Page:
The RCO and ICN entities will each receive an actuarially determined monthly per member-per month (PMPM) payment from Medicaid and in return (i) case manage assigned Medicaid beneficiaries and (ii) process claims and pay providers for Medicaid covered goods and services provided to its assigned Medicaid beneficiaries. RCOs and ICNs are deemed to be "at-risk" entities because, in accepting the actuarially determined PMPM payment, each (i) assumes all responsibility for care managing, claims processing, and paying Medicaid covered claims for its assigned Medicaid beneficiaries, and (ii) must make up any short-falls.
Medicaid has applied to the Centers for Medicare and Medicaid Services, Department of Health and Human Services (CMS) for a section 1115 waiver for the RCOs. (States may apply to CMS for waivers from certain federal Medicaid state plan requirements. These waiver applications refer to specific sections of the federal Medicaid statute). It is contemplated that the ICN program will either be added to that section 1115 waiver application or there will be a separate section 1115 waiver filing, as well as a filing to apply for a section 1915 waiver for the home care portions of the ICN program.
B. Comparison of the Features in the RCO and ICN Legislation:
1. Formation: Collaborators (e.g., providers, suppliers, and investors) can apply to form a RCO or ICN, and based on criteria, Medicaid can confer RCO or ICN status on qualified applicants.
2. Boards: Each RCO and each ICN will have a 20-member board consisting of (i) 12-members representing at-risk members, and (ii) 8 members who are not-at risk. The at-risk members either put up capital or agree to provide Medicaid services even if the RCO or ICN has no funds to pay for services. Each RCO board must meet certain prescribed composition requirements for its non-at-risk membership. Other than the number of at risk and non-at-risk representatives, the ICN legislation is silent on composition. For either a RCO or ICN, a majority of a board's at-risk members cannot be from a single provider, unless that RCO or ICN has only one at risk provider. Each RCO and each ICN also must have a citizens' advisory committee. There are differences in the citizens' advisory committee compositions. For instance, an ICN must have representatives from Disabilities Leadership Coalition of Alabama or Alabama ARISE, the Alabama Chapter of AARP, Alabama Disability Advocacy Program, the Disability Rights and Resources, and ARC of Alabama. The RCOs must have representatives from Disabilities Leadership Coalition of Alabama or Alabama ARISE. Each must have representation of Medicaid beneficiaries. All boards must meet the population diversity make-up of the region served. There are prescribed minimum frequencies the boards must meet, and Medicaid reserves approval over all board activities.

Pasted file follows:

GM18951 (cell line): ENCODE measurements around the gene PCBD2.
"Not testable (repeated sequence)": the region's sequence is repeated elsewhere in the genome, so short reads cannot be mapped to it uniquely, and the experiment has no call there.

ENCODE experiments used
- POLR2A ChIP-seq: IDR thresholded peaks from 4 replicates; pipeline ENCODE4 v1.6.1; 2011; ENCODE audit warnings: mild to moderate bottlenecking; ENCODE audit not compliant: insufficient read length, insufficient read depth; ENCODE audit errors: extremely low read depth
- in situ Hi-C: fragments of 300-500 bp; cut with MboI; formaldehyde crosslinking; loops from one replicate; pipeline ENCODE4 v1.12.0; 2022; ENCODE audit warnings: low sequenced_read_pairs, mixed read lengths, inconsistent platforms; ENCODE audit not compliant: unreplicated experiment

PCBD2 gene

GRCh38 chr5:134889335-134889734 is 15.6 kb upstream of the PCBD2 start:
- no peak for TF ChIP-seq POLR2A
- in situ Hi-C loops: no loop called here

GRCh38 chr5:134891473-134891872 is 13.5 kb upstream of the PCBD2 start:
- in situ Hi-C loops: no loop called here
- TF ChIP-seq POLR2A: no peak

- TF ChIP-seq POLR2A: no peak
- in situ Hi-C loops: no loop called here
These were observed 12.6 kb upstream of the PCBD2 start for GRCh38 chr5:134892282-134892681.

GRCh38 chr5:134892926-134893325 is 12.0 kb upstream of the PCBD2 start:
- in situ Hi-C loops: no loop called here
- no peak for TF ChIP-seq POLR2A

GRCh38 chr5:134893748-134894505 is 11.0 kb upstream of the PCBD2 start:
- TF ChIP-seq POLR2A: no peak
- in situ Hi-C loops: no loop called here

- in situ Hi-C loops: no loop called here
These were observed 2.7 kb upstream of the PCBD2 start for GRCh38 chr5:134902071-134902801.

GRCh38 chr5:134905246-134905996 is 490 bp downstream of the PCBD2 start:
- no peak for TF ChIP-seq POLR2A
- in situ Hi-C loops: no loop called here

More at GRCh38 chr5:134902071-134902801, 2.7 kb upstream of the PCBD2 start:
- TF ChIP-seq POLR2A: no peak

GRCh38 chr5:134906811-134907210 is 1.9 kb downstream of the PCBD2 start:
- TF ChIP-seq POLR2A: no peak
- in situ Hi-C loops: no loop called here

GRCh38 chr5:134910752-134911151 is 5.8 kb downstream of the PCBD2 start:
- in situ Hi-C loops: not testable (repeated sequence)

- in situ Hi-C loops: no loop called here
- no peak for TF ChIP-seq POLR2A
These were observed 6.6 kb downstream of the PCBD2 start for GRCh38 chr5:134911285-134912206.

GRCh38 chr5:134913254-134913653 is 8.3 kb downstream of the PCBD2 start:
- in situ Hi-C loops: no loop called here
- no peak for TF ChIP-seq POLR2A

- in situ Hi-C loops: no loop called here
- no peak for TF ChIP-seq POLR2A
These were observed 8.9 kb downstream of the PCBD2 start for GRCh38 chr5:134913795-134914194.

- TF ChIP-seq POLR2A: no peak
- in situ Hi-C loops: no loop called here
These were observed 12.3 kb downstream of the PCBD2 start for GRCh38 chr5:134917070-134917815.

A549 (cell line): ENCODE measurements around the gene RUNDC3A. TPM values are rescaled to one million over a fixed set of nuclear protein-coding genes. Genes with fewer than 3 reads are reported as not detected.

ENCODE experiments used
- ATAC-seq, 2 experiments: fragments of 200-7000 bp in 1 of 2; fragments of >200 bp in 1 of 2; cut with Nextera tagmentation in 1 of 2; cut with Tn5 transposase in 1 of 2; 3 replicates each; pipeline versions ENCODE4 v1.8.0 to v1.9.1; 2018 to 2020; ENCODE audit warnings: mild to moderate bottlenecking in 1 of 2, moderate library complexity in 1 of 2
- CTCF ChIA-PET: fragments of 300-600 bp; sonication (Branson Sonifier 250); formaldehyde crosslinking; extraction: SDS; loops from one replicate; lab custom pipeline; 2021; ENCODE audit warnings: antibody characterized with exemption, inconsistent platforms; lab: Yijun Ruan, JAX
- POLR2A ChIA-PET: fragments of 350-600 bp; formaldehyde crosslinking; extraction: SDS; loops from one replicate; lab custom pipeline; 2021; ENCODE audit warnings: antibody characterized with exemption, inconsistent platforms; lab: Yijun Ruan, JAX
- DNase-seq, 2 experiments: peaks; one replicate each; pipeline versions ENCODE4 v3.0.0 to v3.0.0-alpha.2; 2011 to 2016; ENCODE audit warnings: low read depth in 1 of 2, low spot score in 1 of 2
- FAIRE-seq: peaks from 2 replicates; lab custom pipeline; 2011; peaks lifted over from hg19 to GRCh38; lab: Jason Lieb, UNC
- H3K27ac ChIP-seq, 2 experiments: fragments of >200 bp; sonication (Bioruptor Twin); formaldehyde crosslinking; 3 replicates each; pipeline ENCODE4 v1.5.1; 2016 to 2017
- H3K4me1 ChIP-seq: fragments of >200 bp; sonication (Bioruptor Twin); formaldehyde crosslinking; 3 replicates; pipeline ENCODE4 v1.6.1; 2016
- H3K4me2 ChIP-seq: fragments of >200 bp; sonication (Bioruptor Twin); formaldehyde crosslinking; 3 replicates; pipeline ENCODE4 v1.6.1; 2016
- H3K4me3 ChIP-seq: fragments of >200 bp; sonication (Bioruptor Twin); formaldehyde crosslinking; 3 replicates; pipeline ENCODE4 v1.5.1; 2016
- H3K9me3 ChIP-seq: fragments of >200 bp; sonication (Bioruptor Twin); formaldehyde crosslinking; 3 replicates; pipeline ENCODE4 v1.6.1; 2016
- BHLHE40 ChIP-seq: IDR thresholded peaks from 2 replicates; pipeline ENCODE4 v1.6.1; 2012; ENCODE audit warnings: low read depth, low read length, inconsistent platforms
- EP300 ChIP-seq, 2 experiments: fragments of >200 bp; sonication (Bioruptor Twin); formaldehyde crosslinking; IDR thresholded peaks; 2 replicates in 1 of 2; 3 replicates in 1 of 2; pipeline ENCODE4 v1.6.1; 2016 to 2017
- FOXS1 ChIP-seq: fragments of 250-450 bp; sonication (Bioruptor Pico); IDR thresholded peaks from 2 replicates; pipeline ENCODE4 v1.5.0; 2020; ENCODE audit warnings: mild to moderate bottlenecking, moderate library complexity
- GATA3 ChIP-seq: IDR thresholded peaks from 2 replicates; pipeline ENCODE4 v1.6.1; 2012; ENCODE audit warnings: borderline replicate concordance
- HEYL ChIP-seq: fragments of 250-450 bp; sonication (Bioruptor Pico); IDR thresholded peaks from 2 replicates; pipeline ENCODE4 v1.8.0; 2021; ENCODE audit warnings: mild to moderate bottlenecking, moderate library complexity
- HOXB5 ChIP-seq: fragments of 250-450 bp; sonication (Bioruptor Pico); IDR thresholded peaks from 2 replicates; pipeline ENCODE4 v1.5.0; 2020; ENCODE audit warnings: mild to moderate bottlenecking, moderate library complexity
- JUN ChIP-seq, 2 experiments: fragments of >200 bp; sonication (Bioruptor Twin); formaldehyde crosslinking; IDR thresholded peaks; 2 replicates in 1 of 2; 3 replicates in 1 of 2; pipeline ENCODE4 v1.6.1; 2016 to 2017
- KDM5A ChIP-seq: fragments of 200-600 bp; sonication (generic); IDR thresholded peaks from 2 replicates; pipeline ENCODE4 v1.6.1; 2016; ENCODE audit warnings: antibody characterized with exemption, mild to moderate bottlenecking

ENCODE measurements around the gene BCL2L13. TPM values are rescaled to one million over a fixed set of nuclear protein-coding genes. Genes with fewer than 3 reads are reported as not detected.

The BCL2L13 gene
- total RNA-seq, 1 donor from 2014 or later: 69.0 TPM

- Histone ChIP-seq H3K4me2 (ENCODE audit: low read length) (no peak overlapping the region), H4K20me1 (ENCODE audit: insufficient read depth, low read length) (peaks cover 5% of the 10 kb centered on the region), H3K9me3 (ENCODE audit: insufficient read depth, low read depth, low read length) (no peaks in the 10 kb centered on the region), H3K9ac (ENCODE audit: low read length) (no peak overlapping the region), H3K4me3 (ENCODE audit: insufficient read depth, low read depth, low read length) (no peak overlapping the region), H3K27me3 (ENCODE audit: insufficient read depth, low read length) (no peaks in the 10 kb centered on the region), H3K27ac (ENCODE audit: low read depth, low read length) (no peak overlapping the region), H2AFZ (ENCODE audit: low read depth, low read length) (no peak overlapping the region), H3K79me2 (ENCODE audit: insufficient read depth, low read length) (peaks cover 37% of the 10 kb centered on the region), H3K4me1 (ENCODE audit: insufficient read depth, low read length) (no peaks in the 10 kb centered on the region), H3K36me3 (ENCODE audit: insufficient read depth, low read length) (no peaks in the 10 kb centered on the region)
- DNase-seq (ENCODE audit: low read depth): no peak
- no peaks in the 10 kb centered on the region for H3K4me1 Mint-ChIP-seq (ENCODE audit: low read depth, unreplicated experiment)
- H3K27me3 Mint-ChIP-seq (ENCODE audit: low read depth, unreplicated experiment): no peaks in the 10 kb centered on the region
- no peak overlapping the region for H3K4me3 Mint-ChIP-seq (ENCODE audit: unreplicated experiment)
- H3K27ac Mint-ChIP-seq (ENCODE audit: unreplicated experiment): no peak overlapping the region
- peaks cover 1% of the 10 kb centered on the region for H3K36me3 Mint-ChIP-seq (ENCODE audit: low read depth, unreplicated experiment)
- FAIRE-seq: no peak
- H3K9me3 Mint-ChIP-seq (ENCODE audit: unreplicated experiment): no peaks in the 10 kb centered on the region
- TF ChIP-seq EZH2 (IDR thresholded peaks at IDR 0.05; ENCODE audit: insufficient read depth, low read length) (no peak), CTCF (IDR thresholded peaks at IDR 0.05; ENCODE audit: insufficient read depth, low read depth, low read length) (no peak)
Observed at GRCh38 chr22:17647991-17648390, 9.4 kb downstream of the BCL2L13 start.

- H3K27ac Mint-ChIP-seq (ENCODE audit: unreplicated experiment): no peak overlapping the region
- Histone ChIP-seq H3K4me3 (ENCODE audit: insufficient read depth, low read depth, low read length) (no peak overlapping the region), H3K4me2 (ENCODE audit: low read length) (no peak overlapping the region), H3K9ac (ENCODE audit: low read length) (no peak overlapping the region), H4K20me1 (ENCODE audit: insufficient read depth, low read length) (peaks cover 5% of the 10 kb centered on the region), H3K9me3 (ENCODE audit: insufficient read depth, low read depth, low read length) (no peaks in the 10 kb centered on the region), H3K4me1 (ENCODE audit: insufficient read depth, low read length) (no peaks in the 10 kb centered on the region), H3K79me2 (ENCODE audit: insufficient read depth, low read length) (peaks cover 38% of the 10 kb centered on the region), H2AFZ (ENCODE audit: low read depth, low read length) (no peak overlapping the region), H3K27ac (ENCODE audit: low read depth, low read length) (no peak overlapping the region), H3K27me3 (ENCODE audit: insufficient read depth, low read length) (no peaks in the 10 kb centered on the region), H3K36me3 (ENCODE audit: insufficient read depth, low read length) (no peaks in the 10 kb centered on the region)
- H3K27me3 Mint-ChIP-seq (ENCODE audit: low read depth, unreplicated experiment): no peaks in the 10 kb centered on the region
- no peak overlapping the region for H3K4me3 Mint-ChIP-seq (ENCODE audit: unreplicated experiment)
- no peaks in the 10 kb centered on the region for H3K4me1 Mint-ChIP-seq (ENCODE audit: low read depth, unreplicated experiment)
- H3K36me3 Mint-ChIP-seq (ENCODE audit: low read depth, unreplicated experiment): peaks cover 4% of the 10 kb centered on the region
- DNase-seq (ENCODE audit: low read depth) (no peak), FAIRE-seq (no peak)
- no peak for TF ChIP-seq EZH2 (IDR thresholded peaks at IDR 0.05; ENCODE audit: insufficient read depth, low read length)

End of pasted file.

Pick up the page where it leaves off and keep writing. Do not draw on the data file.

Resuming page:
3. Anti-trust and Insurance Exemptions: Each statute (i) provides for Medicaid "state action" supervision over the collaboration of conveners seeking to form a RCO or an ICN, (ii) gives express exemptions from state anti-trust provisions, and (iii) grants an exemption from state department of insurance requirements and supervision.